Police: Phone security is growing concern

Tuesday, November 4, 2014
Dexter Police Department Detective Trevor Pulley retrieves information from a cell phone to make sure it hasn't been used for any illegal activities. Pulley is equipped with the equipment and the know-how to retrieve all manner of information from smart phones suspected as being used in the commission of a crime. Photo by Jonathon Dawe - jdawe@dailystatesman.com

DEXTER -- "We've gone from the pen and paper, to the typewriter and every technology step in between to computers and now smart phones. Everyone has."

Those words have been spoken regularly by Dexter Police Department Detective Trevor Pulley. Recently, Pulley has been emphasizing the need for more personal vigilance in guarding information on smart phones.

"There are all kinds of threats out there," Pulley advised. "And phones are just another tool for these threats."

In the age of advancing technology, Pulley explained that more and more people are doing business through their phones.

"People pay bills with their phones, shop with their phones," Pulley remarked. "Just think about everything that you do with your phone. Just think about what personal information you have on there."

Although phone companies have started improving security features on their new phones, Pulley acknowledges that many people are using older versions of phones; and, are therefore more susceptible to having their identity stolen.

"It takes very little time for someone who knows what they're doing to get hold of your phone, get into it, and get your information," Pulley explained. "People need to realize that, even though phones have made things easier, they can be used in bad ways also."

While Pulley has access to new technology that enables him to investigate cyber-crimes that have been committed with smart phones, he noted that there is little to any preventive work that he can do.

"That's why you need to check your accounts regularly," Pulley remarked. "You need to check your bank records every chance you get and look for irregular activity. And, if you find an irregularity, you need to report it immediately."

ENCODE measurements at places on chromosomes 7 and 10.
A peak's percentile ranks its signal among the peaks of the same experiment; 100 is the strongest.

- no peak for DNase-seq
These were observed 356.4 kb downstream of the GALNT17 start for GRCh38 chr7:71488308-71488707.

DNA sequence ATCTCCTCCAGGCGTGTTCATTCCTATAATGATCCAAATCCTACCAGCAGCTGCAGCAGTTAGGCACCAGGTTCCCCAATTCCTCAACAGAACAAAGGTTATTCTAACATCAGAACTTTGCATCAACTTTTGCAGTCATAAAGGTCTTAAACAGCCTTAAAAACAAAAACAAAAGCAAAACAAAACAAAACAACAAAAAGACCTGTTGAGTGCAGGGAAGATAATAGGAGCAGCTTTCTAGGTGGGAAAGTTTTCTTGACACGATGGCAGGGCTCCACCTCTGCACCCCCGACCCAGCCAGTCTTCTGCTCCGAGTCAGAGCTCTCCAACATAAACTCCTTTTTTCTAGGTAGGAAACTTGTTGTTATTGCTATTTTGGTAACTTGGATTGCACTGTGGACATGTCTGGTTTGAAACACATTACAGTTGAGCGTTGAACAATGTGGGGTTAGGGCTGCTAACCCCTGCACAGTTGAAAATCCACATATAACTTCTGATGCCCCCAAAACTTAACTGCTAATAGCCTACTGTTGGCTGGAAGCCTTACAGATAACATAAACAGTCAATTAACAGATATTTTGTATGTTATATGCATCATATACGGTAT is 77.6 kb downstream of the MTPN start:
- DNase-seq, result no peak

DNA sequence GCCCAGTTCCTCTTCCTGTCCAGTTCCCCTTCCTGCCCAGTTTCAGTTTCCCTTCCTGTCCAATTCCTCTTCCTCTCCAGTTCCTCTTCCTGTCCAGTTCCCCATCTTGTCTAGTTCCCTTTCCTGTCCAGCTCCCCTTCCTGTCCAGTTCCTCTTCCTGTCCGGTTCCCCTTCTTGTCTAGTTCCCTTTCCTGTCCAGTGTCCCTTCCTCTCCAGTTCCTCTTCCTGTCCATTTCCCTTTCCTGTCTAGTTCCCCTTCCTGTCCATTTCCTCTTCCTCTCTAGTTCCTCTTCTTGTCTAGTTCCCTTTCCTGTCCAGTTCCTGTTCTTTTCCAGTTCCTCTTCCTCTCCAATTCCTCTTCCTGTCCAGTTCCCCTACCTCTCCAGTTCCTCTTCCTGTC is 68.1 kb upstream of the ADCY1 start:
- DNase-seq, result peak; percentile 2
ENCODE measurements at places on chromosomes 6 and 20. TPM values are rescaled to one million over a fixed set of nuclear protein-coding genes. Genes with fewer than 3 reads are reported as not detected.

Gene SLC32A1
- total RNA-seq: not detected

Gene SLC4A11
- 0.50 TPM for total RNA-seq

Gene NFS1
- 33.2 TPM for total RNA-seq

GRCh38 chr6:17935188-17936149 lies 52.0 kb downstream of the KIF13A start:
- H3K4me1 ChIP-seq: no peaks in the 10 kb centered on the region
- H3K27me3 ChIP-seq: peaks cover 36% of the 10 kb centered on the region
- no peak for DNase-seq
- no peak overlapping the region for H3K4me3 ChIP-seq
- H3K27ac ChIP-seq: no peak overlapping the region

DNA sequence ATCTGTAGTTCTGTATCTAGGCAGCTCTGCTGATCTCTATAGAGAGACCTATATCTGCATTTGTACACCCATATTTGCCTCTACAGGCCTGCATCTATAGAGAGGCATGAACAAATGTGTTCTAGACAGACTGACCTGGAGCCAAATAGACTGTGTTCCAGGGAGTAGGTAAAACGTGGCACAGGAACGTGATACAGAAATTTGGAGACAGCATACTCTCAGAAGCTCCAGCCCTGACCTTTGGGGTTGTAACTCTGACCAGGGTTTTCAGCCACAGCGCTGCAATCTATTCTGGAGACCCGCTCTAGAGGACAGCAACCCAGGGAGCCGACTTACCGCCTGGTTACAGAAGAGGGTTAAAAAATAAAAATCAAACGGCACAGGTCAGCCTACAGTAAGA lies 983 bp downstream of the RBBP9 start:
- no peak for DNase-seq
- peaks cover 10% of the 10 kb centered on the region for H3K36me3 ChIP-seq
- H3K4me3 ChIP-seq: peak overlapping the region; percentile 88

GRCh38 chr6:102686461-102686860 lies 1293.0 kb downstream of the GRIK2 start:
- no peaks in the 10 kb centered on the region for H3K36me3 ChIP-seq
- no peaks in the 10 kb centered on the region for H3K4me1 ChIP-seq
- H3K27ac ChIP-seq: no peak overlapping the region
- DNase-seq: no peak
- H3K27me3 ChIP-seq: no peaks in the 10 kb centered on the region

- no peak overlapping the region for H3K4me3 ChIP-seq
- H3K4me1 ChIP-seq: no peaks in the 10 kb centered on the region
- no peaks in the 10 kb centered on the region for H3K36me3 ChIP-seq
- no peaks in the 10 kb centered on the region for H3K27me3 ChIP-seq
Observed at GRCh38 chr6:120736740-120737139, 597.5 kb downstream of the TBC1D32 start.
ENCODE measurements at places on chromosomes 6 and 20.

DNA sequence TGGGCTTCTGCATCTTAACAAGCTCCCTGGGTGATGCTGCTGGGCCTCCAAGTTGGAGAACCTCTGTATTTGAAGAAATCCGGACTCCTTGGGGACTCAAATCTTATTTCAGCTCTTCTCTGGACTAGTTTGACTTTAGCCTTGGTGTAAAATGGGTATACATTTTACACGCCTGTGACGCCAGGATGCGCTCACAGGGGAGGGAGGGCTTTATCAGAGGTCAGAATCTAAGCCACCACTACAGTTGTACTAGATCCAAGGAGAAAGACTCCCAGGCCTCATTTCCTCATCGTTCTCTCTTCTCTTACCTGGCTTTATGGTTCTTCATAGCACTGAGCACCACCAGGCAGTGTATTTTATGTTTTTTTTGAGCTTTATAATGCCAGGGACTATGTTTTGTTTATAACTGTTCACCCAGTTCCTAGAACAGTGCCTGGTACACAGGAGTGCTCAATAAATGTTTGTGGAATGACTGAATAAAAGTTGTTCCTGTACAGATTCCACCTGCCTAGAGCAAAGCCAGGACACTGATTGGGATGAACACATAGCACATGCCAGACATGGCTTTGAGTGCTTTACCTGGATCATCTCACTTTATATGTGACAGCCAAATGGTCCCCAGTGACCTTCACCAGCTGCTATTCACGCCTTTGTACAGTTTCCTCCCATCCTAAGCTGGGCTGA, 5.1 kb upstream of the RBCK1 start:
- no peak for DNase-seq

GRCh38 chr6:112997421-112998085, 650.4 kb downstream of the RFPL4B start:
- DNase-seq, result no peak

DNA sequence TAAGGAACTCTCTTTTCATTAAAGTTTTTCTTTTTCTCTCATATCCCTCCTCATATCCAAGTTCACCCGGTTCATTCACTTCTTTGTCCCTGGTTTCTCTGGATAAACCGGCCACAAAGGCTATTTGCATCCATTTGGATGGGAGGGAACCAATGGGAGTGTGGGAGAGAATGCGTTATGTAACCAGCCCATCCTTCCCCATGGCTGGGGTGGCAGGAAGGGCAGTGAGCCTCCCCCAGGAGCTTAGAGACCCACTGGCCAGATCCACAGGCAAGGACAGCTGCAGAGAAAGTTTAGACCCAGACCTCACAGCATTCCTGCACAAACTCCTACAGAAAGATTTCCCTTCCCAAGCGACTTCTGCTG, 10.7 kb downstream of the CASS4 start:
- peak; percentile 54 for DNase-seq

Pulley noted that many cyber criminals count on people to not take immediate action.

"It doesn't take very much time at all to check your account histories and make sure everything is the way it needs to be," Pulley explained. "It's just a preventive measure that can go a long way."

Pulley went on to explain that changing technology is making it a little more difficult for hackers to do damage through someone's phone. But that doesn't mean it's impossible.

"Like, if you go to an airport, there's usually all kinds of open wi-fi networks available," Pulley said. "Some of those are bogus; and once you link into one, they have access to everything in your phone and retrieve your information. It can happen very fast."

Another growing concern in the area of phone security is one shared by concerned parents everywhere. With the advent of popular messaging apps, children and teens are now -- more than ever -- susceptible to being targeted by pedophiles and other unsavory types of people.

"I won't allow any of my kids to have an app like "Kik" on their phone," Pulley explained. "That's a messaging app where anyone can talk to anyone else and share all kinds of information. It's so easy for kids to end up getting sucked into talking with someone they don't know. Things can go bad pretty quickly."

Pulley suggests parents with children who have iPhones should have all accounts tied together with the same plan.

"With iPhone, you can log into iCloud and track where they are at all times, see what apps they download. It can even show you their iMessages," Pulley explained. "It is a very useful tool for parents who want to monitor who their kids are talking to and want to know where they are at any given time."

Pulley said Android phones are starting to do similar things; but, at this time, they aren't quite as secure as iPhones.

"Part of being an involved parent is knowing what your kids are doing and who they're talking to," Pulley remarked. "So get their online information. Find out what accounts they have. Find out who they're talking to. There are threats everywhere. I don't trust any external messaging apps."

Pulley also suggested carefully reviewing all app permissions before downloading. Some apps have abilities programmed into them to allow certain liberties on your phone that you may not want.

"We've been saying for years that parents need to take a very active role in their children's lives," Pulley remarked. "If you think anything appropriate is going on, address it. If something is causing you alarm, report it. A little bit of effort can go a long way."

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